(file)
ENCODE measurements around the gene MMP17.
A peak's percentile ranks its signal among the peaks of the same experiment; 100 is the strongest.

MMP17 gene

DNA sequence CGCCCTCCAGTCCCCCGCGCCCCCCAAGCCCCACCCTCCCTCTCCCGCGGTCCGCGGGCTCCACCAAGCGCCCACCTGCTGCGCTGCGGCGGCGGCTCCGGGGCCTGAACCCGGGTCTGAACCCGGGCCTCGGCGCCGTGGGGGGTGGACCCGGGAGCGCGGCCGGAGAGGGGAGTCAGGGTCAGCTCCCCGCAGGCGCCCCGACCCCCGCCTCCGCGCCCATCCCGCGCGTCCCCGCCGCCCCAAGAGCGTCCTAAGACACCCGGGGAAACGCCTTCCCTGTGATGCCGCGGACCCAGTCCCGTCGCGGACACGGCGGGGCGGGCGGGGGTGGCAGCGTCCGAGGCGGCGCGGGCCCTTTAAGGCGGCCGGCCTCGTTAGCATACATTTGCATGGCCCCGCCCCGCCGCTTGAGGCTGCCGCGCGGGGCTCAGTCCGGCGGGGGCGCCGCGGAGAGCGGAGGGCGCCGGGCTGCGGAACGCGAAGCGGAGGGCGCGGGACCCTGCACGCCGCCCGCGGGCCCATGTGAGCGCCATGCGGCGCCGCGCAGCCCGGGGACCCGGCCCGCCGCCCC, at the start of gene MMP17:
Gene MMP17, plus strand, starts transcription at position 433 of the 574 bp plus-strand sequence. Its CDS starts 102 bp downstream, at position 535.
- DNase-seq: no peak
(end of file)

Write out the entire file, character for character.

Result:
ENCODE measurements around the gene MMP17.
A peak's percentile ranks its signal among the peaks of the same experiment; 100 is the strongest.

MMP17 gene

DNA sequence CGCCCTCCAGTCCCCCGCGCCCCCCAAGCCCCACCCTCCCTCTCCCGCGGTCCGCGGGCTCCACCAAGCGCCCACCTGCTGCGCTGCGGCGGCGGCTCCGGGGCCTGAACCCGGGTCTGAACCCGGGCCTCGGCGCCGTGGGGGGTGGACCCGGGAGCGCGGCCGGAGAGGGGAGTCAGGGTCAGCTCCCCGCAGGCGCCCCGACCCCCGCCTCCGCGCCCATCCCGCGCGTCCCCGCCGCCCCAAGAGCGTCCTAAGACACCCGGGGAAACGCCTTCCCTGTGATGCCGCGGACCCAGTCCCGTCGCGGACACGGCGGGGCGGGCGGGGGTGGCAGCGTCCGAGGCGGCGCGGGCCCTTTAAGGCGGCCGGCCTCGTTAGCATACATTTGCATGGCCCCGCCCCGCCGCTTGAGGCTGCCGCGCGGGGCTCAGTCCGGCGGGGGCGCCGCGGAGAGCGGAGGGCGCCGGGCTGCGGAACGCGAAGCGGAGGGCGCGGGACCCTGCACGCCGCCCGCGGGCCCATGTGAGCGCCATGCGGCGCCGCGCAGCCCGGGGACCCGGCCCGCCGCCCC, at the start of gene MMP17:
Gene MMP17, plus strand, starts transcription at position 433 of the 574 bp plus-strand sequence. Its CDS starts 102 bp downstream, at position 535.
- DNase-seq: no peak